Pakistan ranks among the countries with lowest internet penetration in the world, indicating that the recent internet uptake during past two years isn’t enough and a lot is still to be done.
Recent most ICT Facts and Figures (2016) released by International Telecommunication Union reveal that Pakistan — with some 18% internet users — is ranked alongside African countries for internet penetration.
Pakistan specific stats reveal that majority of internet users are connected with wireless broadband (3G and 4G) while fixed broadband (DSL, FTTH) still accounts for less than 3% of Pakistan’s population, as compared with 10-12 percent in fixed broadband globally.
World’s Offline Population
ITU emphasized that a 53% of global population, especially in developing worlds, remains cut-off from internet. ITU said that this is happening regardless of the fact that prices for ICT services are falling in almost every market.
More detailed global map of internet penetration in the world is given below:
Global Mobile Broadband Reach
Seven billion people (95% of the global population) live in an area that is covered by a mobile-cellular network (2G at least).
Mobile-broadband networks (3G or above) reach 84% of the global population but only 67% of the rural population.
Advanced mobile-broadband networks (LTE) have spread quickly over the last three years and reach almost four billion people today – corresponding to 53% of the global population.
But while the number of mobile-broadband subscriptions continues to grow at double digit rates in developing countries to reach a penetration rate of close to 41%, mobile-broadband penetration growth has slowed overall.
Globally, the total number of mobile-broadband subscriptions is expected to reach 3.6 billion by end 2016, compared with 3.2 billion at end 2015.
Fixed broadband growth
Global fixed-broadband subscriptions are expected to reach around 12 per 100 inhabitants in 2016, with Europe, the Americas and the Commonwealth of Independent States regions having the highest rates of penetration.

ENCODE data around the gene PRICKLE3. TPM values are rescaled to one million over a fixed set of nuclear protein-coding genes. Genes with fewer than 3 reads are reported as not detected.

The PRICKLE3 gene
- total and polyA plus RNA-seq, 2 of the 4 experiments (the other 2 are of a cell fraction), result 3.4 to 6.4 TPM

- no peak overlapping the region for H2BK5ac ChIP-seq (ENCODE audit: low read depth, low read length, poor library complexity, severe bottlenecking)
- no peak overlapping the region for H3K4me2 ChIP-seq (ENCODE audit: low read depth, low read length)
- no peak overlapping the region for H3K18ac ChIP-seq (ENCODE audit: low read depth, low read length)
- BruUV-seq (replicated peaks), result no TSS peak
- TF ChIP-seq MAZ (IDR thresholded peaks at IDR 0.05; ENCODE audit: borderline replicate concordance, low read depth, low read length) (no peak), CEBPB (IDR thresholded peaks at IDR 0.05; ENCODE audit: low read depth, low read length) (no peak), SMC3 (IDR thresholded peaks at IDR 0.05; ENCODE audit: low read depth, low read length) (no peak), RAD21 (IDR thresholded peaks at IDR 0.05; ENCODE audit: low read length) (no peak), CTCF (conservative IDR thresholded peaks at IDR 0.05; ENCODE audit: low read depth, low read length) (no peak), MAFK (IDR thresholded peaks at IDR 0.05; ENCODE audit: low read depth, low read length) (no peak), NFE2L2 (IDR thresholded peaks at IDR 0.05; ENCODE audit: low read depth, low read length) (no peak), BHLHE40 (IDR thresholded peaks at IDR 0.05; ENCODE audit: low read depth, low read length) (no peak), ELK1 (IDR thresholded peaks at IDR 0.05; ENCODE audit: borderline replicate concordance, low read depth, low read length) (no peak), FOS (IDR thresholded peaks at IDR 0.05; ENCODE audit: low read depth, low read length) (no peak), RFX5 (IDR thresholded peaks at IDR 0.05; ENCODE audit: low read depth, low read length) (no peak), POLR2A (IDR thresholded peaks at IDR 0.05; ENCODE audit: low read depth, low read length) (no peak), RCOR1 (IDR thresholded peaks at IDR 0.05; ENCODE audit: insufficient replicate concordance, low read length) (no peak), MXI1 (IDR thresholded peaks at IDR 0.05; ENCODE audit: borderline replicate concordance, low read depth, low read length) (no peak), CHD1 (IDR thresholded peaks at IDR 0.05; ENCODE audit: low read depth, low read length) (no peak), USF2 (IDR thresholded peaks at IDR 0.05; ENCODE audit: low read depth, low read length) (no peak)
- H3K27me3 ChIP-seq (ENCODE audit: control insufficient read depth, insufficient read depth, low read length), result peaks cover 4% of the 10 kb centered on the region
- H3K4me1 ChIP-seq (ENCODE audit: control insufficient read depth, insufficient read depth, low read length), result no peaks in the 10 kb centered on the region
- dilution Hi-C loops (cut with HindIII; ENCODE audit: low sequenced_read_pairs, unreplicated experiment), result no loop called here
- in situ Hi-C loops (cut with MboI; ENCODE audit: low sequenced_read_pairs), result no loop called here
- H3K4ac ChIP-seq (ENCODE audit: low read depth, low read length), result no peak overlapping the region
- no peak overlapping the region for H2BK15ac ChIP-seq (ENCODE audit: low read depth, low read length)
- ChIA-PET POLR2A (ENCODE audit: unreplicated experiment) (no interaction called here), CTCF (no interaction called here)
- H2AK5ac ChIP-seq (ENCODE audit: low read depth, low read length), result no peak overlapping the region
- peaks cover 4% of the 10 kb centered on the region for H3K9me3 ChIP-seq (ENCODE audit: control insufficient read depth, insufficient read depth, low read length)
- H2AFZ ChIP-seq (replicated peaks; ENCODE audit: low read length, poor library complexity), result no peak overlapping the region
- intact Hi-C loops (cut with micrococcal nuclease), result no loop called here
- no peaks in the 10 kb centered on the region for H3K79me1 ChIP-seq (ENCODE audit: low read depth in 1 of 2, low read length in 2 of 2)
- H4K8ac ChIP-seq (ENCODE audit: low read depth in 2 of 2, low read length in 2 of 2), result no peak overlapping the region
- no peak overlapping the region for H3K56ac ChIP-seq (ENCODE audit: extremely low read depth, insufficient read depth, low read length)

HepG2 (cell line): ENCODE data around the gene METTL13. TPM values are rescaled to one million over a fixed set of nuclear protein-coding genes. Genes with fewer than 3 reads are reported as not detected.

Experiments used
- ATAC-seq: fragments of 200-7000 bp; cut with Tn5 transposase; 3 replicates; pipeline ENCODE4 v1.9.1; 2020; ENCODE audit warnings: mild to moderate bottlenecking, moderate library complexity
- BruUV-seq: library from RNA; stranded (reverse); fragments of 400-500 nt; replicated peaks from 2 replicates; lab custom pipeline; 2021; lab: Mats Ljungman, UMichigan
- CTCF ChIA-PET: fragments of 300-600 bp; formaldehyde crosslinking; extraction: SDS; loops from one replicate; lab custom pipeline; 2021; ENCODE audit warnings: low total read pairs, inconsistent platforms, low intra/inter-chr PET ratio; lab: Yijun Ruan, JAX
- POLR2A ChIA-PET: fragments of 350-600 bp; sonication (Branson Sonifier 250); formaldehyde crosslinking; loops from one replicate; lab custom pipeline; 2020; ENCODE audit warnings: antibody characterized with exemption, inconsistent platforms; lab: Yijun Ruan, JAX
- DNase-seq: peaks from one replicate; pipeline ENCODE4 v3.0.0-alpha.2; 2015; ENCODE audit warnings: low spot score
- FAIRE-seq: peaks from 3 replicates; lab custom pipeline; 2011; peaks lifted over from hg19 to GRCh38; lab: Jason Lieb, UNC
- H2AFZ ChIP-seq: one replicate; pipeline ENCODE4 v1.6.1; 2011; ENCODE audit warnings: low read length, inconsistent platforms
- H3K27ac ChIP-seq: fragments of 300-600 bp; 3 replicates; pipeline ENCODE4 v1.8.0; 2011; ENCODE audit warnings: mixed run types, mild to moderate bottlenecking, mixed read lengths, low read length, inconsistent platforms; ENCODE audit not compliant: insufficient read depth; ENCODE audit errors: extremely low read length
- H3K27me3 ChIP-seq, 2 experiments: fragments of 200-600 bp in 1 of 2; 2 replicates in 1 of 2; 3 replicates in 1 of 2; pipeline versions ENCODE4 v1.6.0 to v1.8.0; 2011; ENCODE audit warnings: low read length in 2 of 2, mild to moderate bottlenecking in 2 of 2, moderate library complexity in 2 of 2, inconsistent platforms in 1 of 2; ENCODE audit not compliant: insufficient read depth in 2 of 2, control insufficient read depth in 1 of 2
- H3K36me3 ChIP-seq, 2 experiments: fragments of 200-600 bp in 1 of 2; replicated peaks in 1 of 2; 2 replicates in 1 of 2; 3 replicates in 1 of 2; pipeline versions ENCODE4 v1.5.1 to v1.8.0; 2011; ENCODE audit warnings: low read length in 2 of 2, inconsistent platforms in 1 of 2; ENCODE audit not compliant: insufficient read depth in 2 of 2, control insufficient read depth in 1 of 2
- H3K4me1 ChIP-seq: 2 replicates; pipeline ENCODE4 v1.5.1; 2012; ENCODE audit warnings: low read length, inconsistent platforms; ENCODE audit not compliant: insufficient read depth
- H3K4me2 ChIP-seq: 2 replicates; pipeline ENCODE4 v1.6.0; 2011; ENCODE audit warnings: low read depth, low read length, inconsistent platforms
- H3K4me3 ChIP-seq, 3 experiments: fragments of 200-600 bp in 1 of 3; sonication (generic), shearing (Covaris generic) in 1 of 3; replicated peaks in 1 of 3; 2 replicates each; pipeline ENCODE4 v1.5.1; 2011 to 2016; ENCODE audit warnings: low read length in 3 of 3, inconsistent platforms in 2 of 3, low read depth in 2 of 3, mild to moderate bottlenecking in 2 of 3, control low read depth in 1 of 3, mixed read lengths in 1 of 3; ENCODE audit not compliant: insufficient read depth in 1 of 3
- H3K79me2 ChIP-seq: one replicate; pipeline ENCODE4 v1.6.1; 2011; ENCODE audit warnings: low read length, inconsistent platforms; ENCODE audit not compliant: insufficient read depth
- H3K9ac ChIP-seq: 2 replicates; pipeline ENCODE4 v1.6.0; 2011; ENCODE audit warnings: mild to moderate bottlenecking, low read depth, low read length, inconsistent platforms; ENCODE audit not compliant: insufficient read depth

Strong growth in China is driving fixed-broadband in Asia and the Pacific, where penetration is expected to surpass 10% by end of 2016.
ICT prices continue to fall
Mobile-broadband services have now become more affordable than fixed-broadband services, with the average price for a basic fixed-broadband plan more than twice as high as the average price of a comparable mobile-broadband plan.
By the end of 2015, 83 developing countries — including Pakistan — had achieved the Broadband Commission’s affordability target.
By the end of 2016, more than half of the world’s population – 3.9 billion people – will not yet be using the Internet.
While almost one billion households in the world now have Internet access (of which 230 million are in China, 60 million in India and 20 million in the world’s 48 Least Developed Countries), figures for household access reveal the extent of the digital divide, with 84% of households connected in Europe, compared with 15.4% in the African region.
Global online gender gap widens
Internet penetration rates are higher for men than for women in all regions of the world.
The global Internet user gender gap grew from 11% in 2013 to 12% in 2016. The regional gender gap is largest in Africa, at 23%, and smallest in the Americas, at 2%.
By early 2016, international Internet bandwidth had reached 185,000 gigabits per second, up from a low of 30,000 gigabits in 2008.
However, bandwidth is unequally distributed globally, and lack of bandwidth remains a major bottleneck to improved Internet connectivity in many developing and Least Developed Countries.
Download ICT Facts and Figures 2016
You can go to this link to download ITU’s ICT Facts and Figures for 2016, that were released earlier today.